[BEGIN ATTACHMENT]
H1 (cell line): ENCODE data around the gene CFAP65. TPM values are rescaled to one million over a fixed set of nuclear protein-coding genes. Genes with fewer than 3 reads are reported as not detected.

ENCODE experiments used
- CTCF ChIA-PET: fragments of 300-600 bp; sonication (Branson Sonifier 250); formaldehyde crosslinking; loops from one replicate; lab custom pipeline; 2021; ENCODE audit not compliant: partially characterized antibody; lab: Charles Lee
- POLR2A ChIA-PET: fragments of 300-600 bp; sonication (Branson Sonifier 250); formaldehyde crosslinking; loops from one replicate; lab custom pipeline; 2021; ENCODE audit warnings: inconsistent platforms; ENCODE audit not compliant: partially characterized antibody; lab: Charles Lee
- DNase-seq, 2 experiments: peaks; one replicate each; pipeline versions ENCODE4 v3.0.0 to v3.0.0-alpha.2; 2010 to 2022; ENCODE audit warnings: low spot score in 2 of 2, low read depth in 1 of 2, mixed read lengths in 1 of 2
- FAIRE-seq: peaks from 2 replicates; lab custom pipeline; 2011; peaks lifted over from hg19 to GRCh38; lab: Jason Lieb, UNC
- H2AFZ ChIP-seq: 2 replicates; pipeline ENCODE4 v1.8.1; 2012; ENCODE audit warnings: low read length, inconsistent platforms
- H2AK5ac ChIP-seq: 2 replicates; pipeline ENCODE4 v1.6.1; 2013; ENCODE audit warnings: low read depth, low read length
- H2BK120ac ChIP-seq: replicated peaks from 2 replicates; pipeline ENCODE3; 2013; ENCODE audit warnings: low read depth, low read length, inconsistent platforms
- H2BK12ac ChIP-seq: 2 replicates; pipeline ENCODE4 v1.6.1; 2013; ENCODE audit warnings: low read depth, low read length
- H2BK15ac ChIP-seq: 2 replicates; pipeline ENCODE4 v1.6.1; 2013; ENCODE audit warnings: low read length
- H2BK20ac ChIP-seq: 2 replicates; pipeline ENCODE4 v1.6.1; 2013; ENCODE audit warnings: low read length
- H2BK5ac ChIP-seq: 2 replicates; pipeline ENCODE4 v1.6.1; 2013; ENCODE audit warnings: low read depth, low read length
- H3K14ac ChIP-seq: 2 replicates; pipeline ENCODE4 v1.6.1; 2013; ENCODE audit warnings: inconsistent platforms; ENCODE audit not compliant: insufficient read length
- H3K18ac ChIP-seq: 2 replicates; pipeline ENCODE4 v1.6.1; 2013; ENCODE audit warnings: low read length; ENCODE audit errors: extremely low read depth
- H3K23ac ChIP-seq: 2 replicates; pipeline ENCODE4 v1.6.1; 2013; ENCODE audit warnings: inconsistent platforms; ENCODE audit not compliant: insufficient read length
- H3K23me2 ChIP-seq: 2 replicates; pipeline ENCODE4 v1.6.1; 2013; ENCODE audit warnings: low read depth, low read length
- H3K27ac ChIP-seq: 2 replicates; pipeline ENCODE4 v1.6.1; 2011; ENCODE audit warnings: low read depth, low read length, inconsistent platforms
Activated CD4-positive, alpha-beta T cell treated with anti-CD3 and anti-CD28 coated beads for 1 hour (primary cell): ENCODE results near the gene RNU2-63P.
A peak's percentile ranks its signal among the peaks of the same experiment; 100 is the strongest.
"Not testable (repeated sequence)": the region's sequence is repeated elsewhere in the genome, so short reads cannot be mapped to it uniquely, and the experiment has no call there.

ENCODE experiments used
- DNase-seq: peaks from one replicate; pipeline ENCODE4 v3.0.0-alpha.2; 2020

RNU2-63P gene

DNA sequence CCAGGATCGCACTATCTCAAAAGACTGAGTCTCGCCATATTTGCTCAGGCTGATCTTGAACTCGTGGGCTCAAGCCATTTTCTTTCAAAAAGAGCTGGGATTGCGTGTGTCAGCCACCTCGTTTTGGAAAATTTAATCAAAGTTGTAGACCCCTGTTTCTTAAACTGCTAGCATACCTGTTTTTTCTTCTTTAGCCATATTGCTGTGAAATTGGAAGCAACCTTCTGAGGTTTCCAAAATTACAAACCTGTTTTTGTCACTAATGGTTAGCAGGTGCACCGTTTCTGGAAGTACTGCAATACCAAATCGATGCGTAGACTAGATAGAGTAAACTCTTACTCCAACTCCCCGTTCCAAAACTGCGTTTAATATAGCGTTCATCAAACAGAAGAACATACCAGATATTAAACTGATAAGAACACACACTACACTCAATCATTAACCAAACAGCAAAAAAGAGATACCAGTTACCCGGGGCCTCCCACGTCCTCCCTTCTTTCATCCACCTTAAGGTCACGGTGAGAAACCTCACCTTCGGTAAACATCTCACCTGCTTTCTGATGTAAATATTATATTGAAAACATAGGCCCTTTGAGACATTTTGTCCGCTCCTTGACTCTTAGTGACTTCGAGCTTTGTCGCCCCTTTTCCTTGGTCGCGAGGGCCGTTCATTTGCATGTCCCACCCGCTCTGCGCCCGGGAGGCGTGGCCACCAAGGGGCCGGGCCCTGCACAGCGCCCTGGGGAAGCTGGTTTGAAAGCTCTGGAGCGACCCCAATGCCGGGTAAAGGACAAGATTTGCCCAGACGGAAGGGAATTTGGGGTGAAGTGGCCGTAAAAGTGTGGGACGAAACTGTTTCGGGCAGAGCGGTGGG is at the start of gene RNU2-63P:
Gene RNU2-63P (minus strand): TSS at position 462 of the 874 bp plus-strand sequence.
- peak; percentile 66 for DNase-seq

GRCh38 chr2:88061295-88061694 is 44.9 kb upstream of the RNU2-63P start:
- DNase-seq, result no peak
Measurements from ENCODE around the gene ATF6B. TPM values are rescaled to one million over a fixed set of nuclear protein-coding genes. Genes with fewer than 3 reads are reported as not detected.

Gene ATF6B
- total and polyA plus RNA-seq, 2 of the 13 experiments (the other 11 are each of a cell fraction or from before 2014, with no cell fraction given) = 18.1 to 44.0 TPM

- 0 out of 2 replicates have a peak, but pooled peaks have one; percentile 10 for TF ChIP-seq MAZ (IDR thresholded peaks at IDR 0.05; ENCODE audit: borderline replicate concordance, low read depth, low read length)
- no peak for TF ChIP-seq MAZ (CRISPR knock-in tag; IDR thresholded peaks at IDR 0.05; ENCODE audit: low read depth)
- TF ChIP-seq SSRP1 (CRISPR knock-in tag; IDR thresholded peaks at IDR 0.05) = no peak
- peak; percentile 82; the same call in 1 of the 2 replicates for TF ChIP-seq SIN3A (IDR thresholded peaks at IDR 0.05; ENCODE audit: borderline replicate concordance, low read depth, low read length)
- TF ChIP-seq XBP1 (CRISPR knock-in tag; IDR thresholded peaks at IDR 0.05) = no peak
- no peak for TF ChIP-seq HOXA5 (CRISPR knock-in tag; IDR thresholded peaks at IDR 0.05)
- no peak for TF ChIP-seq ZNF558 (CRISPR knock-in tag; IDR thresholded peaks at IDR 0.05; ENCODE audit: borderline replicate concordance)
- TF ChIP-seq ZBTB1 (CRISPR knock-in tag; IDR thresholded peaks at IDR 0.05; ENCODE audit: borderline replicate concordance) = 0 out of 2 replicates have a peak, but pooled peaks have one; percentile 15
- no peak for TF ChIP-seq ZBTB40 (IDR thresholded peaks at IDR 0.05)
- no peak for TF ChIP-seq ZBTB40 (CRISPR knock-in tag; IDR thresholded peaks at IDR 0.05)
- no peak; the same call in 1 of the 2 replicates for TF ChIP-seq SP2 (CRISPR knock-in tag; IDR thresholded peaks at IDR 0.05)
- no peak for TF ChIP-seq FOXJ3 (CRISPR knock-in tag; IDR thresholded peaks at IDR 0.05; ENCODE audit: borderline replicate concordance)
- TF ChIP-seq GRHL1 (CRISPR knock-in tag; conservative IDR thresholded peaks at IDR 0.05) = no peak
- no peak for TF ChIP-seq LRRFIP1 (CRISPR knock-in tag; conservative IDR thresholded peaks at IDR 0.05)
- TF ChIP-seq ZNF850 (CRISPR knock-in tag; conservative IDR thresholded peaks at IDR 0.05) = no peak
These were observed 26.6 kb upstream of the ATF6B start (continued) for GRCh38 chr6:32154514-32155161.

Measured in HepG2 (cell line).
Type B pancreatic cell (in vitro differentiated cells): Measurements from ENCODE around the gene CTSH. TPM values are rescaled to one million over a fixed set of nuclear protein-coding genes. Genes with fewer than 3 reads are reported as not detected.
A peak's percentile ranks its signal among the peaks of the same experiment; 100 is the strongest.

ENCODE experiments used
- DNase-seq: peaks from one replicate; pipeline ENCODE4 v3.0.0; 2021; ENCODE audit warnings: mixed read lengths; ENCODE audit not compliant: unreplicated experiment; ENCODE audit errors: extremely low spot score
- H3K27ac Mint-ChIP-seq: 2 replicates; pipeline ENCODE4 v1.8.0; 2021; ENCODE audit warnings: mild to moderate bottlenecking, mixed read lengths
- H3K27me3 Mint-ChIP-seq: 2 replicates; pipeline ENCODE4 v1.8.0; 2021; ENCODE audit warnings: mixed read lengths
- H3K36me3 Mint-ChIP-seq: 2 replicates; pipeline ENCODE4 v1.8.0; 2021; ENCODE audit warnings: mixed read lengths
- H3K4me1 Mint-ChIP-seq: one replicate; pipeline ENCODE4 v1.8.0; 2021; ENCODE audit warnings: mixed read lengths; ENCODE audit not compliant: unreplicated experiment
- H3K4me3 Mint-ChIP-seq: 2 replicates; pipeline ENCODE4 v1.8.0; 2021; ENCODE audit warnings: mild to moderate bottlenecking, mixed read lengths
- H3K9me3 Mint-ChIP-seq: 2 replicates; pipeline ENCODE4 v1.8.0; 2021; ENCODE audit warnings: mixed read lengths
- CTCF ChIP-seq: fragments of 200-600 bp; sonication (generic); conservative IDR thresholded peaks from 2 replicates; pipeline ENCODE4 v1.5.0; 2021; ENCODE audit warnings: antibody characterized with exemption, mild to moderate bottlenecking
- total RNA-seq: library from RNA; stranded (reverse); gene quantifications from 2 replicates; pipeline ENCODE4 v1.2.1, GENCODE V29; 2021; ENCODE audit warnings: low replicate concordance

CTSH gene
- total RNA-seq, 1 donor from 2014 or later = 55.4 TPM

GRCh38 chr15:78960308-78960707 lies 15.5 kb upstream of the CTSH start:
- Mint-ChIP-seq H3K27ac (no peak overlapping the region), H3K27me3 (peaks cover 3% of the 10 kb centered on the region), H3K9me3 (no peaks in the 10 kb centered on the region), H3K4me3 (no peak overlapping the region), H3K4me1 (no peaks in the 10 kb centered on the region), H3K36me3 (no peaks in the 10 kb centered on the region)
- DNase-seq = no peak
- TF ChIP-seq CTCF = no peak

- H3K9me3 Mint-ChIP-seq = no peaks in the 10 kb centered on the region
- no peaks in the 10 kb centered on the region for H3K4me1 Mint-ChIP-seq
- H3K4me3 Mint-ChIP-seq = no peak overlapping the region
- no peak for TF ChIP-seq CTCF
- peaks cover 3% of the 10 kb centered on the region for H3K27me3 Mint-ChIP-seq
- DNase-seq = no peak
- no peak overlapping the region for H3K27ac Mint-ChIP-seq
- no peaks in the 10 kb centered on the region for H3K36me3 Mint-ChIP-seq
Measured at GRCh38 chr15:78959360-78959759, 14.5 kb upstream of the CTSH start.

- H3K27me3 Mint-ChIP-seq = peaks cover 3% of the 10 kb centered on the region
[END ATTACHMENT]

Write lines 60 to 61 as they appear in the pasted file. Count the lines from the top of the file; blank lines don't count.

- CTCF ChIP-seq: fragments of 200-600 bp; sonication (generic); conservative IDR thresholded peaks from 2 replicates; pipeline ENCODE4 v1.5.0; 2021; ENCODE audit warnings: antibody characterized with exemption, mild to moderate bottlenecking
- total RNA-seq: library from RNA; stranded (reverse); gene quantifications from 2 replicates; pipeline ENCODE4 v1.2.1, GENCODE V29; 2021; ENCODE audit warnings: low replicate concordance